If a bodybuilder asked "Do I need carbohydrates in my drink, post-exercise?" they would have said, "You probably need some carbohydrates because of the anti-catabolic actions of the insulin spike." If someone were to ask the exact amount of grams, we wouldn't have an answer. As you know, insulin is an anti-catabolic hormone that suppresses protein breakdown.
In contrast, infusion of a low dose of insulin directly into the brachial artery has been reported to achieve the maximal effect on protein breakdown. It’s interesting that diabetics or patients with insulin resistance have increased muscle protein breakdown and increased muscle atrophy, due to the defects in insulin signaling.The increased breakdown of muscle in diabetics is also due to elevated ubiquitin-proteasome pathway (UPP) levels, which create a catabolic scenario.
Carbohydrate supplements reduce muscle protein breakdown, but have no effect on muscle protein synthesis. In fact, even though carbohydrate ingestion reduces muscle tissue breakdown, the net balance of protein kinetics still remains negative. Most bodybuilders recommend incorporating periodichigh-glycemic meals, which spike insulin— especially post-workout. This is not only effective for maintaining an anabolic state, but the insulin spike that results also shuts down the UPP pathway and reduces muscle tissue breakdown.
A recent study reports that increasing amino acids, or leucine alone, acts with insulin to downregulate muscle protein breakdown and reduce UPP. Thus, the use of l-leucine while dieting seems to be effective for reducing muscle tissue breakdown by reducing UPP. In addition to hormonal stimulators of UPP, resistance exercise also increases UPP, which is a normal adaptation to exercise. For years, bodybuilders have been told to consume a high-glycemic index shake with some added protein/BCAAs after exercise, but a new study will make you ask, do you need a ton of carbs, post-exercise?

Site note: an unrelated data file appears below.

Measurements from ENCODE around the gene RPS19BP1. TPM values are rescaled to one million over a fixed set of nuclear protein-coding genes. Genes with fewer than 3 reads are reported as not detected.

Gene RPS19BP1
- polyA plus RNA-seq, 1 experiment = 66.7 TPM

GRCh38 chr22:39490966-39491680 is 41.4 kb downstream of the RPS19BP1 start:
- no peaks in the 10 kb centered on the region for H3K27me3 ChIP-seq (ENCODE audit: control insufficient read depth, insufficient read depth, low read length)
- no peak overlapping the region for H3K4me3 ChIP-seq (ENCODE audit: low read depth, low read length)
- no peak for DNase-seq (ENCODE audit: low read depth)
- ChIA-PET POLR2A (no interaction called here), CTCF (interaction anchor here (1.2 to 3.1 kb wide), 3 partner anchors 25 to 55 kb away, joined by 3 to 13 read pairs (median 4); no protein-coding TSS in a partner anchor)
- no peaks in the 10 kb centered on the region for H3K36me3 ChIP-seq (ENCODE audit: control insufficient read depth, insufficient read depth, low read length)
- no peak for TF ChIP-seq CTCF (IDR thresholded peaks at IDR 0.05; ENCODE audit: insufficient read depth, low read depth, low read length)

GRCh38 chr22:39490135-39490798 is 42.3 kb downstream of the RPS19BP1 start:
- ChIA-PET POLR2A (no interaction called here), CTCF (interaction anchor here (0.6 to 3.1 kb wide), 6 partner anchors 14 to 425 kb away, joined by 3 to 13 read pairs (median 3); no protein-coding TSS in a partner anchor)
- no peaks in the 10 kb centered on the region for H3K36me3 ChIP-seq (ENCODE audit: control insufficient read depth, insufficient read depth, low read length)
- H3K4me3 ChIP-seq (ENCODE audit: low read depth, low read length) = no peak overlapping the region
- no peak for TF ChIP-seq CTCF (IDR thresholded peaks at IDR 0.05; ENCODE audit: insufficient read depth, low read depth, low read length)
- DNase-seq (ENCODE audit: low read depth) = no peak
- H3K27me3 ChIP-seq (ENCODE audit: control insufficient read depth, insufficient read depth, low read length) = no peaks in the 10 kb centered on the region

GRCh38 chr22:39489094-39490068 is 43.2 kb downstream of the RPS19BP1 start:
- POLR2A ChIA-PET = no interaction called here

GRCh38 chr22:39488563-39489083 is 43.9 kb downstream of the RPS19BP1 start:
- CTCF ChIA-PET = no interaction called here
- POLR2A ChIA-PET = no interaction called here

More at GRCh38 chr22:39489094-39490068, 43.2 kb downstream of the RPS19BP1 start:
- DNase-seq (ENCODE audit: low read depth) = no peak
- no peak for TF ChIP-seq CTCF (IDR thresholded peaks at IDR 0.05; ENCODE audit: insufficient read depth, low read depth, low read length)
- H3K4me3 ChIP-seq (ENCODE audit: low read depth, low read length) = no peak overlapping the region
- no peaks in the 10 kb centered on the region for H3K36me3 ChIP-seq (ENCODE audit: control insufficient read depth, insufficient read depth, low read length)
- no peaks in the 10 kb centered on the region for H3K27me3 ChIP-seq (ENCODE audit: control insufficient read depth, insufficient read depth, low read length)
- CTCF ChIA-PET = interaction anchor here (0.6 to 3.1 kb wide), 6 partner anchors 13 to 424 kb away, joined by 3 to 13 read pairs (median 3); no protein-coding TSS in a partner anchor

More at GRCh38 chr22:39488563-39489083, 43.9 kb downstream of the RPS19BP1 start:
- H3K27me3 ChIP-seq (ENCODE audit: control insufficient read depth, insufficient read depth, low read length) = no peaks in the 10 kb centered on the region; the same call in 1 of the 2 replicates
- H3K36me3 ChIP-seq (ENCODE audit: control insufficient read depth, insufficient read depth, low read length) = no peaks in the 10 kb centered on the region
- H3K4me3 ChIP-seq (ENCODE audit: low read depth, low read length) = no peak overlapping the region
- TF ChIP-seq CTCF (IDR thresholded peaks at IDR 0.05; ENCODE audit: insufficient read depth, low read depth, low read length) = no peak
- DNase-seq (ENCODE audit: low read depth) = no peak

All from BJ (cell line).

How Much Is Enough?
A new study examined both low and high carbohydrate ingestion before resistance exercise to determine how many carbs is enough. The researchers used equivalent amounts of essential amino acids (~20 grams) but differing amounts of carbohydrates (low carbohydrates = 30 grams; high carbohydrates = 90 grams). The male research subjects ingested nutrients one hour after an acute bout of leg-resistance exercise.
The results of the study were quite interesting. Of course, the group that consumed 90 grams of carbohydrates had larger increases in blood glucose levels, but the results in protein synthesis were similar.The researchers concluded that the findings were similar to previous studies, which found that muscle protein synthesis is not enhanced when carbohydrates exceed 30 grams. The researchers did not detect any significant differences in gene expression for markers of muscle catabolism following larger dosages of carbohydrates.7They concluded that the changes in muscle protein synthesis were due to changes in the essential amino acids, while only a moderate dose of carbohydrates (~30 grams) is needed. Furthermore, these changes occur irrespective of the carbohydrate dose or circulating insulin levels.
So when bodybuilders are using post-workout carbohydrate beverages, 30 grams are all you need— and taking more than that does not seem to provide additional benefit in terms of muscle protein breakdown.